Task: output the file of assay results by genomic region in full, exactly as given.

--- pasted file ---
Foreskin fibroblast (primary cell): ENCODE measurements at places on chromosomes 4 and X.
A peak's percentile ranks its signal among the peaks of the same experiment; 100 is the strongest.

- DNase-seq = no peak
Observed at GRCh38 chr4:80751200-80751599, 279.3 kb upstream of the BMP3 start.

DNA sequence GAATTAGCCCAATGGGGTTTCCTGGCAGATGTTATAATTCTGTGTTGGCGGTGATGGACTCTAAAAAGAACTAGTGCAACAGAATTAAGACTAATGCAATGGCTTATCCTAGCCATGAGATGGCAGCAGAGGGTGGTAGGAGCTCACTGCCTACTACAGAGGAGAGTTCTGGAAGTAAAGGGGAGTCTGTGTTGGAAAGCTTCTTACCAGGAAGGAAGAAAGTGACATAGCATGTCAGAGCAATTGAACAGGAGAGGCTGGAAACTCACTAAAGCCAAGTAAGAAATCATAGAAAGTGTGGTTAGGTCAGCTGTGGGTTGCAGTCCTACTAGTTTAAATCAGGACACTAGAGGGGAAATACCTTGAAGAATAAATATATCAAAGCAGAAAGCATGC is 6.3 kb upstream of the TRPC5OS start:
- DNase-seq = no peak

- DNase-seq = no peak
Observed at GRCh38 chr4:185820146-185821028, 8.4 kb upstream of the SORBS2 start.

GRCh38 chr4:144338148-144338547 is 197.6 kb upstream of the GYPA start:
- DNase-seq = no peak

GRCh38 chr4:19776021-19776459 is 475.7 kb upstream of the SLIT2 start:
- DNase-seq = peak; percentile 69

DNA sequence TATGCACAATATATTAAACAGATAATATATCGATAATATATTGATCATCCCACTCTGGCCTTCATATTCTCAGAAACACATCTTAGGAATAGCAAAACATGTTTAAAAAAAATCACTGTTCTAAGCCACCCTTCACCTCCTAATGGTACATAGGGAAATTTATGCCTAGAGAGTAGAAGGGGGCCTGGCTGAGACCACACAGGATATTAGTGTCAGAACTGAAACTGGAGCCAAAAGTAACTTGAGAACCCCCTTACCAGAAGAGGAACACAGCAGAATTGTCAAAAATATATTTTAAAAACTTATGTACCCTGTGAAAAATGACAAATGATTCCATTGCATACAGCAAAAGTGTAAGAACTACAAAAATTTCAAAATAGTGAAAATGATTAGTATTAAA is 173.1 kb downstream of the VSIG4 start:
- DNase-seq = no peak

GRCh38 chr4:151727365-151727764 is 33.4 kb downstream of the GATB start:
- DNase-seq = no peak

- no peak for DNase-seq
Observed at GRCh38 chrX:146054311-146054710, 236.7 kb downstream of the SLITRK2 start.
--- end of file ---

Foreskin fibroblast (primary cell): ENCODE measurements at places on chromosomes 4 and X.
A peak's percentile ranks its signal among the peaks of the same experiment; 100 is the strongest.

- DNase-seq = no peak
Observed at GRCh38 chr4:80751200-80751599, 279.3 kb upstream of the BMP3 start.

DNA sequence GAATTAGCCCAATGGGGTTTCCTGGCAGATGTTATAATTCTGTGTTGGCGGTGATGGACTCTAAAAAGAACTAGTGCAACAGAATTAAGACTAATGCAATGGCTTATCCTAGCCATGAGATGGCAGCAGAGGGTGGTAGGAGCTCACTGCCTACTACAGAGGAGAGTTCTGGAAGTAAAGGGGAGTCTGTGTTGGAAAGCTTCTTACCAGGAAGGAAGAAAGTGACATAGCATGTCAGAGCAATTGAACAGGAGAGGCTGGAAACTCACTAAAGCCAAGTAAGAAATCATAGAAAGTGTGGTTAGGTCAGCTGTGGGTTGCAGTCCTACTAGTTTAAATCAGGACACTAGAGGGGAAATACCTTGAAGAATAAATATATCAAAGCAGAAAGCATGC is 6.3 kb upstream of the TRPC5OS start:
- DNase-seq = no peak

- DNase-seq = no peak
Observed at GRCh38 chr4:185820146-185821028, 8.4 kb upstream of the SORBS2 start.

GRCh38 chr4:144338148-144338547 is 197.6 kb upstream of the GYPA start:
- DNase-seq = no peak

GRCh38 chr4:19776021-19776459 is 475.7 kb upstream of the SLIT2 start:
- DNase-seq = peak; percentile 69

DNA sequence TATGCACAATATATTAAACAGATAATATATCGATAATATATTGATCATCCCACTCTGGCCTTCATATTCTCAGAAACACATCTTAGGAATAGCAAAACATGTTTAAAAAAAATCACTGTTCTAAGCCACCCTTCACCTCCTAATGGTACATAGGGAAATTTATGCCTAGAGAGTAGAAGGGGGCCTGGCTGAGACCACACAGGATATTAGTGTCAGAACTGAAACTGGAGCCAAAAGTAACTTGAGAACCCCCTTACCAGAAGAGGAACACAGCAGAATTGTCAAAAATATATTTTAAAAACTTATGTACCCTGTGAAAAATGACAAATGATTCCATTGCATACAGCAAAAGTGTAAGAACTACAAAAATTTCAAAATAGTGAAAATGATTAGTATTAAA is 173.1 kb downstream of the VSIG4 start:
- DNase-seq = no peak

GRCh38 chr4:151727365-151727764 is 33.4 kb downstream of the GATB start:
- DNase-seq = no peak

- no peak for DNase-seq
Observed at GRCh38 chrX:146054311-146054710, 236.7 kb downstream of the SLITRK2 start.